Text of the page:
PVR roll out. And we have seen ARPU was a little bit lower. And part of
         the reason, you said, was pay-per-view.

         Does that sort of hint that it makes sense maybe to sort of push those
         PVR roll outs and these integrated boxes? And how do you see sort of
         your marketing plans changing on that front, with a lot of the cable
         companies starting to roll out video on demand in a fairly meaningful
         way through the course of `02?

Roxanne Austin: We see some real opportunities with the PVR product and their
         hard drives, to be able to utilize video-on-demand-like capabilities,
         and pushing information down to the box. If the customer decides they
         want to view a series of movies, they can access a broader list, and
         then actually download that information into the set top box.

         The real issue is customers adopting and understanding that technology
         on PVR. It is very difficult in a 30 second spot or a 45 second spot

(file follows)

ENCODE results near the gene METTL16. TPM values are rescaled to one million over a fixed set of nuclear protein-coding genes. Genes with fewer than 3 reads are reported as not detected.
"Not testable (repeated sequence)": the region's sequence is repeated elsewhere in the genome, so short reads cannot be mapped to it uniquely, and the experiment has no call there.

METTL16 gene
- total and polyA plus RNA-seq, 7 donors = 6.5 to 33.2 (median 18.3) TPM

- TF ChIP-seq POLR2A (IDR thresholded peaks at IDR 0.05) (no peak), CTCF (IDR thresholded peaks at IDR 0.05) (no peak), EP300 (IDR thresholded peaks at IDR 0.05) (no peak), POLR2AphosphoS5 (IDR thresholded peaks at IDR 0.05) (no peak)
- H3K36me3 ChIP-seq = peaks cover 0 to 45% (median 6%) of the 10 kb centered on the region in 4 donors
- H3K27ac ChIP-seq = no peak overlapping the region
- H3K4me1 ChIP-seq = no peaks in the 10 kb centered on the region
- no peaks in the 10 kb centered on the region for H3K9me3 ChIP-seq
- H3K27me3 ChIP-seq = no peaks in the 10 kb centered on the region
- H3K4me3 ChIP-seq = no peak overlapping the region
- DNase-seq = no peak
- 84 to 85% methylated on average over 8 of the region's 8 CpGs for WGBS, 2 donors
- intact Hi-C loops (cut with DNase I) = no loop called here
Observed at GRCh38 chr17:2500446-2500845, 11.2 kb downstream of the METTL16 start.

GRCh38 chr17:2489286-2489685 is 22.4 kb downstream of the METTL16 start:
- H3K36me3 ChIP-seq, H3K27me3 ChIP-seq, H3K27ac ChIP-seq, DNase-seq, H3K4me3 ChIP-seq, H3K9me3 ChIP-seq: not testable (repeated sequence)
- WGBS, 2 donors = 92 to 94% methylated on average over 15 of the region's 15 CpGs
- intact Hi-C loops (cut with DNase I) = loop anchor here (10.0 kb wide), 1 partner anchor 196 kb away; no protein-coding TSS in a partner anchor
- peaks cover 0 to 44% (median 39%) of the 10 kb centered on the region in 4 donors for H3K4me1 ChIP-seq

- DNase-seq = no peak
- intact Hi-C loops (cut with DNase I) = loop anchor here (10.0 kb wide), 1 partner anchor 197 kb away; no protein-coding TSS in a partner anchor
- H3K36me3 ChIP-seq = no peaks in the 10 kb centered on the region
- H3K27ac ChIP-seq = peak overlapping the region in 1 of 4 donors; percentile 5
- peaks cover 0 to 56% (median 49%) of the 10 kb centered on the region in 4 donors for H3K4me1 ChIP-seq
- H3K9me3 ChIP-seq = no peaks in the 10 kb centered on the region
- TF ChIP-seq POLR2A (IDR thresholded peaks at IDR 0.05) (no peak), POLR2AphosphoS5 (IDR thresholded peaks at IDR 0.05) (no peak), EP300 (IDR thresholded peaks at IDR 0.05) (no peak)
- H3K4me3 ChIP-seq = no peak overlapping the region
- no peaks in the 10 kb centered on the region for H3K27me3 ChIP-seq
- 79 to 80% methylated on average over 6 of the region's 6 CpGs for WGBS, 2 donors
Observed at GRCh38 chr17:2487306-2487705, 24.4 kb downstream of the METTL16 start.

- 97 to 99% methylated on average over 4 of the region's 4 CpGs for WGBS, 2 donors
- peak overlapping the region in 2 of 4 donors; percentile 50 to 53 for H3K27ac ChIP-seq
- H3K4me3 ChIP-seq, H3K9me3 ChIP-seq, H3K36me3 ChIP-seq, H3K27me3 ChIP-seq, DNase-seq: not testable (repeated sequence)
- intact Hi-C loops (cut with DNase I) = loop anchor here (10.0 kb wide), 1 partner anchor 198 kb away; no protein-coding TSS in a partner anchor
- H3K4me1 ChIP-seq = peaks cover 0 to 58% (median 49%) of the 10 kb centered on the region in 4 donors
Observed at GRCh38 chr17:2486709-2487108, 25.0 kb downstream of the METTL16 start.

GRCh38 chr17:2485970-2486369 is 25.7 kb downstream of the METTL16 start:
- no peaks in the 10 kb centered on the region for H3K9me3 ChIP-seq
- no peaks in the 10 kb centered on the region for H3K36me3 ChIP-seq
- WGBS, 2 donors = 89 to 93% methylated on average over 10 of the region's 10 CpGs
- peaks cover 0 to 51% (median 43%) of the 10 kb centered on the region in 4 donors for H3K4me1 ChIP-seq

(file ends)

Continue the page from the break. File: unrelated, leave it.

even to really explain what that product is. And so there is a little
         bit of education in this product.

         Any customer that has this product absolutely loves it. It is a matter
         of getting into the consumer's hands and having them understand the
         product better. So we see real opportunities there. Yes, we want to
         drive our advanced set top boxes with the PVR capability. It really is
         an education issue in trying to get that out into the marketplace.

Ray Schleinkofer: That is great. Thanks guys.

Roxanne Austin: Thank you.

Operator: Once again, please press star 1 if you would like to ask a question.
         We will go now to Armand Musey with Salomon, Smith Barney.


Armand Musey: Yeah, it is Armand Musey from Salomon, Smith Barney. A couple